The drug commissioner in the German Bundestag has called for drivers to completely avoid alcohol or other drugs before taking the wheel. Her remarks come as drug-related car accidents surge in Germany.
The number of traffic accidents caused by illegal drug consumption in Germany rose by nearly 42 percent between 2007 and 2017, with the drug commissioner of the Bundestag calling for drivers to abstain not only from alcohol, but also cannabis before taking the wheel.
“People driving should simply not consume alcohol and cannabis, because not only their lives are put at risk, but the life and limbs of other road users as well,” Marlene Mortler, a member of the conservative Bavarian Christian Social Union, told newspapers of the Funke media group published on Friday.
Drugs-related accidents on the rise
The newspapers cited a government response to a question by the opposition Left Party that showed alcohol-related accidents in Germany going down by around a third in the 2007-2017 period, from 19,384 to 12,655. In the same period, however, accidents occurring under the “influence of other intoxicating substances” went up from 1,336 to 1,893.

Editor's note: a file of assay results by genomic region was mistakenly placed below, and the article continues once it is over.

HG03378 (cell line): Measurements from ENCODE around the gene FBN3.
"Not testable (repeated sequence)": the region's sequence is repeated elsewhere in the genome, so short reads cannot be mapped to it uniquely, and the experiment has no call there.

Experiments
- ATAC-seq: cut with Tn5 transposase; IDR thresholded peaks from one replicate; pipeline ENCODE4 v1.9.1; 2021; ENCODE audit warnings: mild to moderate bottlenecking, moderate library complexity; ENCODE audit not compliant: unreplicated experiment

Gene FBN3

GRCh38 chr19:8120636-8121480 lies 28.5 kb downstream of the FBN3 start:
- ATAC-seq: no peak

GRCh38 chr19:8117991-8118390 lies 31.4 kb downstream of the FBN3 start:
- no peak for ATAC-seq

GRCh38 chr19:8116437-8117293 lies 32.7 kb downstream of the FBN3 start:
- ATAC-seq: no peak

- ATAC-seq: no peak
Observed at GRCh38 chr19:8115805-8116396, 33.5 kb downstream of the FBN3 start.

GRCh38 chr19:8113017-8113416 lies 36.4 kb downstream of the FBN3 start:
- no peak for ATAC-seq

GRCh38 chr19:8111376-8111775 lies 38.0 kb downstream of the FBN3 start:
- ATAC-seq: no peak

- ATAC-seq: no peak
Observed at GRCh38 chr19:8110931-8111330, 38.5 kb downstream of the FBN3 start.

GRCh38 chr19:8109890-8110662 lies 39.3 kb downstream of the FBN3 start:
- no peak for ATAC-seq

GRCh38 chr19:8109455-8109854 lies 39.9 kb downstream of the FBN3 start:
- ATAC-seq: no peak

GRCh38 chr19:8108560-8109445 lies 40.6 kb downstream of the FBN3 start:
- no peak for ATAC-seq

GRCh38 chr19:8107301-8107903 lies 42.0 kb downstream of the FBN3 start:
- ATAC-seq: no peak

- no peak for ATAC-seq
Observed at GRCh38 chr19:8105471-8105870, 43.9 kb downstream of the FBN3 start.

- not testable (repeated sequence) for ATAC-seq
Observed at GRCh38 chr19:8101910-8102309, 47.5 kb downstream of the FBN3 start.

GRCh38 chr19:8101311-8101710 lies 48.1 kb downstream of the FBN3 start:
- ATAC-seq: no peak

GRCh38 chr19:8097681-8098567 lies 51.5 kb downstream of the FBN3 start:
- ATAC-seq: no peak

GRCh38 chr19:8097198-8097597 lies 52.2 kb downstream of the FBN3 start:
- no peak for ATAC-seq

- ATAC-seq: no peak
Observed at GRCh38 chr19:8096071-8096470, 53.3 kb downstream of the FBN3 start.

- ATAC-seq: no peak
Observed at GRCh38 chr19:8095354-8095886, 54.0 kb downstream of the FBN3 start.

Germany currently allows non-professional drivers who are over 21 or have more than two years’ driving experience to have up to 0.05 blood alcohol content. If they cause an accident or commit a traffic offense, however, a lower limit of 0.03 percent applies.
As the use of cannabis for recreational purposes is banned in Germany, even tiny amounts of tetrahydrocannibinol (the main psychoactive constituent of cannabis) in the blood can lead to penalties, including the temporary loss of a license.
‘No business on the road’
Altogether 37 people died in accidents related to drug consumption in 2017, compared with 196 people in alcohol-related accidents.
The president of the German Road Safety Council (DVR), Walter Eichendorf, also called for strict rules on alcohol and drug consumption on the roads.
“Anyone driving doesn’t drink. Anyone drinking doesn’t drive. So what also applies is: Anyone driving doesn’t take drugs, and anyone taking drugs doesn’t drive,” he told the Funke newspapers, adding that cannabis had just as little business on the road as alcohol.